The Obama administration's deportation policies have come under fire, and Latino leaders have raised the subject in private meetings with the president. In 2011, Immigration and Customs Enforcement deported a record 396,906 people and is expected to deport about 400,000 this year.
A December poll by the Pew Hispanic Center showed that 59 percent of Latinos disapproved of the president's handling of deportations.
The administration announcement comes ahead of an expected Supreme Court decision on Arizona’s tough 2010 immigration law that, among other things, requires police to ask for immigration papers from anyone they stop or arrest and suspect is in the country illegally.
The Obama administration has challenged the law.
June 21, 2012
By PETE YOST | Associated Press
WASHINGTON (AP) — Setting up a potential constitutional confrontation, a Republican-controlled House panel voted Wednesday to cite Attorney General Eric Holder for contempt of Congress, just hours after President Barack Obama invoked executive privilege — for the first time — to withhold documents demanded by the committee.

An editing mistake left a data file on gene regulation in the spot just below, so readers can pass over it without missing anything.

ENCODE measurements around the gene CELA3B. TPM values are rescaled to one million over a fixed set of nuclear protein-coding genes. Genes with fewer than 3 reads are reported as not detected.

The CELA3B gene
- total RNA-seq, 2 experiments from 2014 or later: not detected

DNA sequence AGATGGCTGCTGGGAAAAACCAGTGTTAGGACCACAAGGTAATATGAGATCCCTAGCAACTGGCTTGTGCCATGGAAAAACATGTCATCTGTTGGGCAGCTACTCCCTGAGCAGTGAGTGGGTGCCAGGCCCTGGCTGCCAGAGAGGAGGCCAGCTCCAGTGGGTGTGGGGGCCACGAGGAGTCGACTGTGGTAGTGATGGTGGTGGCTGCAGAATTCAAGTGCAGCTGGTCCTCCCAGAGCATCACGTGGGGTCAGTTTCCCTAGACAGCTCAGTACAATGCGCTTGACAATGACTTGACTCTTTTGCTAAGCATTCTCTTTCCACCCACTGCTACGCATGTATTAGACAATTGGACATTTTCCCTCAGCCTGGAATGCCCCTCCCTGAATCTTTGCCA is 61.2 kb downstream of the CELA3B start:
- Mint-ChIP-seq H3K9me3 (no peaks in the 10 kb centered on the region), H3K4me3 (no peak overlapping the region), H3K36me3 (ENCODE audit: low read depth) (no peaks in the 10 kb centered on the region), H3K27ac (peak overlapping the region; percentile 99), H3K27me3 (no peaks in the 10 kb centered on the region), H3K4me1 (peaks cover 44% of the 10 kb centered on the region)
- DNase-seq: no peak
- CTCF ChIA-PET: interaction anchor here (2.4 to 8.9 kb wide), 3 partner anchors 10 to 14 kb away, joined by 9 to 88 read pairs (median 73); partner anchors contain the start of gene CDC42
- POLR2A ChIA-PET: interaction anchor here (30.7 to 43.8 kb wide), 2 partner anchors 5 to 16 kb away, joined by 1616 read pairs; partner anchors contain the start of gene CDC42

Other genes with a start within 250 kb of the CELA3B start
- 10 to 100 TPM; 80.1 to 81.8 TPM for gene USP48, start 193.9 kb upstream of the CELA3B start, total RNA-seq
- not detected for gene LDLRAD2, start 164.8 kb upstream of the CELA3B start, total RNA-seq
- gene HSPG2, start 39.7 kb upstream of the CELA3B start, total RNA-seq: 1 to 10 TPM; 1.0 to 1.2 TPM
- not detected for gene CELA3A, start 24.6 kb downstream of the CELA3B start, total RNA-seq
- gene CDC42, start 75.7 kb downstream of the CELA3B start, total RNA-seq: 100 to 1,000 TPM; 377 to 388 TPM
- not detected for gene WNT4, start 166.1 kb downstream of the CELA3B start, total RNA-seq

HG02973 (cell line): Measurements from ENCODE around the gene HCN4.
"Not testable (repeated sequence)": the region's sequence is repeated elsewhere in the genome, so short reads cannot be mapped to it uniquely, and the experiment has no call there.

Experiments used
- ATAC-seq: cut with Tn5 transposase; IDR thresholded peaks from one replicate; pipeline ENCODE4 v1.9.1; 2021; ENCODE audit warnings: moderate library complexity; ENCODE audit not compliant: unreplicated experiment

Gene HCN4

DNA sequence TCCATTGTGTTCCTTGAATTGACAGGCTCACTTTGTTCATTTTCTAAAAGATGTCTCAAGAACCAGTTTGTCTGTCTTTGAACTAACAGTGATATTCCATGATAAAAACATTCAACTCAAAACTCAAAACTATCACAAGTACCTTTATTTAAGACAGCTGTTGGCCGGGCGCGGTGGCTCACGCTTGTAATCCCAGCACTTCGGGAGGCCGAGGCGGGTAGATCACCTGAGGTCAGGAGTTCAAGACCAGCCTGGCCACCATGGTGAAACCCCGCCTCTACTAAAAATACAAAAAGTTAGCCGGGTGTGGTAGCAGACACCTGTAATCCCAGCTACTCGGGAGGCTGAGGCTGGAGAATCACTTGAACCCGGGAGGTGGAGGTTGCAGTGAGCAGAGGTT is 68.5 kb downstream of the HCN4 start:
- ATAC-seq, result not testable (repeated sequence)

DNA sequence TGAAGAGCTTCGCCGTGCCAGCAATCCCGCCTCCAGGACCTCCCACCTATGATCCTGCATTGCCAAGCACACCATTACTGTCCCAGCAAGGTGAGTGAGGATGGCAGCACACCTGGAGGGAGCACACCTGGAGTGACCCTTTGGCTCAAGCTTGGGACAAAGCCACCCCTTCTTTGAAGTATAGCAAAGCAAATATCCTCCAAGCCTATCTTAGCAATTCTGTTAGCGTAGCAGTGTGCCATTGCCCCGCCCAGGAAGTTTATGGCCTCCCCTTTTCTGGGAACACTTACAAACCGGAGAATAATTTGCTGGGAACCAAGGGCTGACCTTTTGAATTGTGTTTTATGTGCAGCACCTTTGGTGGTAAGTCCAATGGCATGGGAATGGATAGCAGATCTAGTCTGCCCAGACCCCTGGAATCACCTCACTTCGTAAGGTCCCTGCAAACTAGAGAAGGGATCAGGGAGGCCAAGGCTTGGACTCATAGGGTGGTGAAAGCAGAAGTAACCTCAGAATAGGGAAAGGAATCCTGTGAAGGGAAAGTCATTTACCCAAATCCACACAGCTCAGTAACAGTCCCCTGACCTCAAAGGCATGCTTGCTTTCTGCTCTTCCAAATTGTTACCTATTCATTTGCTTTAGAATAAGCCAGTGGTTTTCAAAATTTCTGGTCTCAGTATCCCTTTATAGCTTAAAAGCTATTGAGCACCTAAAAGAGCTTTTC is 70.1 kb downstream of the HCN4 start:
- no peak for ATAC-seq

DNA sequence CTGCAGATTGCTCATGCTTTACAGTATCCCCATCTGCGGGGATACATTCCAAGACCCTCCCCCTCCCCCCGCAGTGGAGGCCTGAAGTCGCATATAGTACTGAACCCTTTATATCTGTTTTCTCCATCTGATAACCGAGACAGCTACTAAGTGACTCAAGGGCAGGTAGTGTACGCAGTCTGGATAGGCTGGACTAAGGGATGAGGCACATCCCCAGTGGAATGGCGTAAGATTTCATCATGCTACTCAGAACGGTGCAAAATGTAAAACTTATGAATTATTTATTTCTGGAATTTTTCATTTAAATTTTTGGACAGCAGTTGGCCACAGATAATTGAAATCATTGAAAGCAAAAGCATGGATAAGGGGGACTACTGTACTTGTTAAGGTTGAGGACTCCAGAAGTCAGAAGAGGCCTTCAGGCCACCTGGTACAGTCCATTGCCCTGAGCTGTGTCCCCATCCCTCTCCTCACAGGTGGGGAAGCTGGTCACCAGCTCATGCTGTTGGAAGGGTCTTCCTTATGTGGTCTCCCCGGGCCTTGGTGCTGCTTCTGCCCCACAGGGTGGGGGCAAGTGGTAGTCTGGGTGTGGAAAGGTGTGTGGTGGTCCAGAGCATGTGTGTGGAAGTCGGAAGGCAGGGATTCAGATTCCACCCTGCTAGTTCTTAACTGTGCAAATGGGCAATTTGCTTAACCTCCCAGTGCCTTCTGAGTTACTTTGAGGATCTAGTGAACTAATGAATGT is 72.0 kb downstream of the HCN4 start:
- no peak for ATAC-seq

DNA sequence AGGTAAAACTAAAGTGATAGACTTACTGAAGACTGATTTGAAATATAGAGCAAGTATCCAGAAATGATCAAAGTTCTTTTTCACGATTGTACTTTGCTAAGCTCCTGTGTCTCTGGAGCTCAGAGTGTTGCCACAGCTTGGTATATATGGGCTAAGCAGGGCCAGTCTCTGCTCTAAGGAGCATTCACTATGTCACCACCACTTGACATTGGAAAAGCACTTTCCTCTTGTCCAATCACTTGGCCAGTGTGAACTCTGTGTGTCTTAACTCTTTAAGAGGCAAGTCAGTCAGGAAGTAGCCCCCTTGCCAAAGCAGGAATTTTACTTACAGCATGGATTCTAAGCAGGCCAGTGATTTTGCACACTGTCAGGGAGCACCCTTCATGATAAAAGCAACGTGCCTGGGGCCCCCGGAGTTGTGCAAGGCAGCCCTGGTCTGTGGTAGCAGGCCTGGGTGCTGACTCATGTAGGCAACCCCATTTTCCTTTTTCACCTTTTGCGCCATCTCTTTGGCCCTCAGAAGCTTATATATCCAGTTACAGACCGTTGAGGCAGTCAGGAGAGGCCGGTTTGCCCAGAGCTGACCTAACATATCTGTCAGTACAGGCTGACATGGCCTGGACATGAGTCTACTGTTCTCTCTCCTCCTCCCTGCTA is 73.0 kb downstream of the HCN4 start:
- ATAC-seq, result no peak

The party-line vote was 23-17 following hours of caustic debate. The controversy goes next to the full House, where Republican Speaker John Boehner said there would be a vote next week unless there was some resolution in the meantime.
Committee Chairman Darrell Issa of California said that “more than eight months after a subpoena” for the documents — which concern how the Justice Department learned there were problems with an Arizona probe of gun-running into Mexico — Obama’s “untimely assertion” of executive privilege was no reason to delay the contempt vote.